What Being Black In America Feels Like For Jay-Z, Kendrick Lamar, Mahershala Ali And Others

By Taryn Finley, huffingtonpost.com

hypebeast.com

Jay-Z didn’t hold back when it came to letting the world know what it’s like to be a black man in America on his already platinum album “4:44,” which dropped on Friday.

He incorporated other black voices on Monday when he released a footnotes video for his song “The Story of O.J.” Jay-Z, along with Van Jones, Kendrick Lamar, Michael B. Jordan, Will Smith, Mahershala Ali and others, got candid in their individual interviews about the routine racism they’ve faced throughout the years….

Ali explained that black men move throughout the world constantly on the defensive mode in order to survive.

“We don’t have the capacity to play offense,” the actor said. “Like we can’t move cause we are constantly looking for the moment when you’re going to be disrupted so you walk through the world very aware that the world views you a certain way. So you gotta play defense and you gotta play it real smooth.”…

“Success is still in many ways a synonym for white,” Trevor Noah said. “And so once you’ve attached successful to the black man, there’s a little key that’s been given to you that may give you access to the white world. The key can be taken away… but at least you have a key for the time being.”

In his song “The Story of O.J.,” Hov calls out black people who become rich and famous and separate themselves from the culture. Noting when O.J. Simpson said “I’m not black, I’m O.J.,” Jay-Z urged black influencers to go beyond that and pave the way for the next generation of black leaders….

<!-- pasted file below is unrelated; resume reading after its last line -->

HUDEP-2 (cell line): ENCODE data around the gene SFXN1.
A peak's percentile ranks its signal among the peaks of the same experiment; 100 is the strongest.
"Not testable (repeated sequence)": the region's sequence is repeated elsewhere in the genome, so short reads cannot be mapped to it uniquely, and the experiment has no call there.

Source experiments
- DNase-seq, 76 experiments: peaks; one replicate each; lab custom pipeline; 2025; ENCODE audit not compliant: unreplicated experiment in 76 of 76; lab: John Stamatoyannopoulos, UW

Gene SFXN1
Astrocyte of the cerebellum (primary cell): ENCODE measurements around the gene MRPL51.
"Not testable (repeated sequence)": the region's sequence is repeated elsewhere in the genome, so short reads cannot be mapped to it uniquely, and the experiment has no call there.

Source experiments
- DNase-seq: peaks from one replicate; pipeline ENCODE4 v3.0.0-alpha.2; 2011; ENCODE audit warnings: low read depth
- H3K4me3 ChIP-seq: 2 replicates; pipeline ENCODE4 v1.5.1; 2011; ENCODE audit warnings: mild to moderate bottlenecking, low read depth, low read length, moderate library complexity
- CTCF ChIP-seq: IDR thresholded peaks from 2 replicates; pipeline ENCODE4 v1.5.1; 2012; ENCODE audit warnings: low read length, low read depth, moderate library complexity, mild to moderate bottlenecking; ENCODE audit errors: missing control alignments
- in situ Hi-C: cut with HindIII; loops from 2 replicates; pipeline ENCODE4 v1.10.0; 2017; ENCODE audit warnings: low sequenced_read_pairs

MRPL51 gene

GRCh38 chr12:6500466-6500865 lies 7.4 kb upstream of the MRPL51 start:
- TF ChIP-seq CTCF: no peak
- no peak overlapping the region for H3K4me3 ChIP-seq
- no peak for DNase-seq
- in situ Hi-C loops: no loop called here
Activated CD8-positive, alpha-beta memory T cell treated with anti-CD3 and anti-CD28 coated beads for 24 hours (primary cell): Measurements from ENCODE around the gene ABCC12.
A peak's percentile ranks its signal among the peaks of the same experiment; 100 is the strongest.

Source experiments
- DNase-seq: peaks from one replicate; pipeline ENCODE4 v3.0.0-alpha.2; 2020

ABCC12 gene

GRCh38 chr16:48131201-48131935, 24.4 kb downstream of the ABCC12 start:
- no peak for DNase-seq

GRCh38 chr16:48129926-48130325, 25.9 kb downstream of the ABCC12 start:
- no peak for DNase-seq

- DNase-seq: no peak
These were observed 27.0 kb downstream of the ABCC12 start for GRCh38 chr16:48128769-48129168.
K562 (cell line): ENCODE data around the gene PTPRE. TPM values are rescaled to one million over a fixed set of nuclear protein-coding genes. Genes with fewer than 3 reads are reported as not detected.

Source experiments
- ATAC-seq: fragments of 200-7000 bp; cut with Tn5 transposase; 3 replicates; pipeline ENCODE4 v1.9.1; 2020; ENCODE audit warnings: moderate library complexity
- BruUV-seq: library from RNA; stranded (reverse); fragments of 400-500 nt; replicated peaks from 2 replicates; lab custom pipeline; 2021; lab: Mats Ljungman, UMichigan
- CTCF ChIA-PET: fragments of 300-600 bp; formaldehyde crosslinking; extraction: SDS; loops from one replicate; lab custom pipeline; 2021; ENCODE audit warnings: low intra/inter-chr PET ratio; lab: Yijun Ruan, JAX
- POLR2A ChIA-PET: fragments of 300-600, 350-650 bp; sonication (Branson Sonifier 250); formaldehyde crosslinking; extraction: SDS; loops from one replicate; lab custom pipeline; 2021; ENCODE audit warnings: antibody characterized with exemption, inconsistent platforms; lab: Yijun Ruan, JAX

It’s gonna take for the way-showers to do it and not get to that point and not turn into ’I ain’t black, I’m O.J.”

Watch a preview of “Footnotes for ‘The Story of O.J.’” above and watch the full video on Tidal.

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Jay Z and Harvey Weinstein to Bring Trayvon Martin’s Story to Film and TV

From: Colorlines

Written By: Sameer Rao

In the article “Jay Z and Harvey Weinstein to Bring Trayvon Martin’s Story to Film and TV,” culture reporter/blogger Sameer Rao highlights Jay Z Carter’s collaboration with producer Harvey Weinstein to create a narrative film and docuseries on the 2012 murder that lit the fuse of the Black Lives Matter movement.

Rao explains:

“…Jay Z and The Weinstein Company won a bidding war for the rights to two books about Martin: Rest in Power: The Enduring Life of Trayvon Martin and Suspicion Nation: The Inside Story of the Trayvon Martin Injustice and Why We Continue to Repeat It.”

L to R: Jay Z, Harvey Weinstein and Trayvon Martin. Jamie McCarthy/Getty Images; Colorlines Screenshot from Facebook

He continues:

“…the books will be adapted into a six-part documentary series produced by Jay Z. The Weinstein Company will co-develop the narrative feature film. These still-untitled projects are part of Jay Z’s two-year production deal with The Weinstein Company.”

Read about how another tragedy inspired Dr. James Cameron’s memoir here.

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